READ, Simon

Sponsor

Institute of Historical Research

Publication

Author

Margaret Pelling, Frances White

Year published

2004

Citation Show another format:

'READ, Simon', Physicians and Irregular Medical Practitioners in London 1550-1640: Database (2004). URL: http://british-history.ac.uk/report.aspx?compid=17751 Date accessed: 24 November 2014.


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Simon READ

Biography

NameSimon READ
GenderMale
Period of medical practice1589-1612
Other notesWarned 1599. Convicted & imprisoned 1601. Freed by Bishop of London 1602.

Censorial hearings

2 Nov 1599
EntryR appeared, accused of giving medicine to Mrs Shelley.
Action takenWarned.
Verdictnot proven
Number of crimes1
2 July 1601
EntryQuestioned, R refused to reply in Latin; allowed to reply in English, he refused that too. Thirdly he was allowed to write down the nature of whatever disease he liked to choose. He chose diarrhoea and said that it was a flux of the belly, due to swollen fluids in the stomach. Every one agreed that he was completely unlearned and ignorant of the medical art. Richard Cuckston of Westminster said that R had purged and bled his wife when she was suffering from a melancholy, and had made fun of her by hanging a paper around her neck.
Attitude of the accusedasked for College membership
Action takenImprisoned and fined £5, 40s. of which was to go to Cuckston.
Verdictguilty
SentenceImprisoned and fined £5 (40s. of it to patient)
Number of crimes1
7 Aug 1601
EntryA letter was received from Lady Howard on behalf of R, who was in prison. College decided to free R on three conditions: (1) He shd release a poor man he'd wrongfully had imprisoned for a debt of £100; (2) He shd release another poor man he'd had imprisoned and repay 40s. R had had for treating his wife; (3) He shd give College a bond for 'a sufficient sum' and sureties not to practise.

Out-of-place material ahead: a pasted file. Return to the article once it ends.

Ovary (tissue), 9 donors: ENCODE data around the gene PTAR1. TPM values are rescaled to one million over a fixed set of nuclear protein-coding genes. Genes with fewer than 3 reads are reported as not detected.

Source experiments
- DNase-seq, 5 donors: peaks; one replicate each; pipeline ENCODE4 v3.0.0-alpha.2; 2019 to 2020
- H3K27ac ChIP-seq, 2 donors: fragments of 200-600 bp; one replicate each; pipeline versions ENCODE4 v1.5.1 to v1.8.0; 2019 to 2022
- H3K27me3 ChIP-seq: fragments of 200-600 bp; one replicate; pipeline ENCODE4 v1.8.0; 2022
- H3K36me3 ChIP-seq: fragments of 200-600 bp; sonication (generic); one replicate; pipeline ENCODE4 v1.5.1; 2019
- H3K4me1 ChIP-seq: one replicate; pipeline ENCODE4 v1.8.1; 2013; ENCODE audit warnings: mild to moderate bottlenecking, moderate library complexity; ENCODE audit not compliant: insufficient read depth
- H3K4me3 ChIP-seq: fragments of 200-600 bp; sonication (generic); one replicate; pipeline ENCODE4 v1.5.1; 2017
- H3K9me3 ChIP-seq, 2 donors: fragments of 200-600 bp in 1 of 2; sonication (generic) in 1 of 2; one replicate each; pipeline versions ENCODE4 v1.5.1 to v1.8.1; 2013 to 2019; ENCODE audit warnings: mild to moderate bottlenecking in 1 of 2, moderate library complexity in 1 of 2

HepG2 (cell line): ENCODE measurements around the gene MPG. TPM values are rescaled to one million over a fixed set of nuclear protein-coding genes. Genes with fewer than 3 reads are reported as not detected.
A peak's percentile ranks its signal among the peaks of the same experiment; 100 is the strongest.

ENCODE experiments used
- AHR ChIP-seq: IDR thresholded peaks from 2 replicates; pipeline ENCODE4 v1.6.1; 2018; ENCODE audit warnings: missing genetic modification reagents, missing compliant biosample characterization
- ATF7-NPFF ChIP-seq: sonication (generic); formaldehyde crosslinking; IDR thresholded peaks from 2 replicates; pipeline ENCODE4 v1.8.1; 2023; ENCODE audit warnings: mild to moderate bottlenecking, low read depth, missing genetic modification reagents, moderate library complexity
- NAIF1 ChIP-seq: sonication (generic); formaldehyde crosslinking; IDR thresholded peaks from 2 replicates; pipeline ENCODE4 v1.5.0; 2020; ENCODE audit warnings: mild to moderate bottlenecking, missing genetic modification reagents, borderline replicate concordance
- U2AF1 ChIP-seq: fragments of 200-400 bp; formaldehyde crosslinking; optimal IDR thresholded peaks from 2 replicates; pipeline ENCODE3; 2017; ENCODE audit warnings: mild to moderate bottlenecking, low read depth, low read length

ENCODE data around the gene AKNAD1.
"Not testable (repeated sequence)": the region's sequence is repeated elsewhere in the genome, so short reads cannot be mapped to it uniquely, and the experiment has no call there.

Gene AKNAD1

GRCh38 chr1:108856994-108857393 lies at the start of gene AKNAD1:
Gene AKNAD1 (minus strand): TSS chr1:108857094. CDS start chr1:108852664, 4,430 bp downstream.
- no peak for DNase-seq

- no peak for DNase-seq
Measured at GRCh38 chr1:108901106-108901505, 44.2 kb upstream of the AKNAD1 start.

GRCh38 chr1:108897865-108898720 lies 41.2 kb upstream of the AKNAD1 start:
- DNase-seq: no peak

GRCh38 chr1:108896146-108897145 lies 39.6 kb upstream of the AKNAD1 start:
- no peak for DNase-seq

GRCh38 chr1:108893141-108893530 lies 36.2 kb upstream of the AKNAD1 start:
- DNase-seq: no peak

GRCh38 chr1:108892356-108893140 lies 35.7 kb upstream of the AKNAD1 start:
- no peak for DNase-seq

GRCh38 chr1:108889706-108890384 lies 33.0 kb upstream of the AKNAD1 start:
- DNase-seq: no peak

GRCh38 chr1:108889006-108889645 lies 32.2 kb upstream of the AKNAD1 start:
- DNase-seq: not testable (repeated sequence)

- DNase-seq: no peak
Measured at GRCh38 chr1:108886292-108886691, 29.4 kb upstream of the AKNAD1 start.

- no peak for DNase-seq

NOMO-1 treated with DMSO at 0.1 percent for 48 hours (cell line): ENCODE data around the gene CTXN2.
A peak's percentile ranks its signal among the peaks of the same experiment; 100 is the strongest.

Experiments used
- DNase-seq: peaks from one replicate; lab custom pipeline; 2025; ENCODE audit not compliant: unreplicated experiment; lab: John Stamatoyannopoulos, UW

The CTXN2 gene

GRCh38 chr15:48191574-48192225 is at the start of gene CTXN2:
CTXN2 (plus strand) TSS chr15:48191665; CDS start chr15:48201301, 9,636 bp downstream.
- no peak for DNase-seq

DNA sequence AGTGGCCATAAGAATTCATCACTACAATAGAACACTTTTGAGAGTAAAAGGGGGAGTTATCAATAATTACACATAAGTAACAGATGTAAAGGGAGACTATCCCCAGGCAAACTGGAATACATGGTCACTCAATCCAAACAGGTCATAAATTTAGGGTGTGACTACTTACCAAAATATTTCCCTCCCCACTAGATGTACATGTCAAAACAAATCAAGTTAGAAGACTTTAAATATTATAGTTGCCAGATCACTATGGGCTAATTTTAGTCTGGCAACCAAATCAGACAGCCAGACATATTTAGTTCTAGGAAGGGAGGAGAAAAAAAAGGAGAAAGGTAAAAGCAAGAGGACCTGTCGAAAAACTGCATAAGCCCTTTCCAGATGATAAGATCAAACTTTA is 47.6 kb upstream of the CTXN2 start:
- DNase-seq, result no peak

Pressure applied by Collegeyes
Action takenR to be released on bond not to practise in future.
5 Feb 1602
EntryR (and others) to be imprisoned.
Action takenTo be imprisoned.
19 Feb 1602
EntryR was questioned on his practice and confessed to undertaking the cure of many, including 2 chaplains, one with a melancholy sickness of the lungs, the other with burning fever. He said he had practised in London for 6 years and could produce much evidence of his reliability. He had no other livelihood.
Action takenImprisoned and fined £20.
Verdictguilty
SentenceImprisoned and fined £20
8 April 1602
EntryR (and JENKINS 436, qv) was released from prison by Chief Justice Sir John Popham, given a hearing at Popham's house, found guilty and sent back to prison.
Action takenRe-imprisoned after hearing.
5 May 1602
EntryR appeared, having been released from prison by the Bishop of London's intervention on his behalf to the College.
Action takenReleased.
13 Jan 1609
EntryR was examined and bound over until February.
Action takenDeferred until February.
Verdictcase not completed


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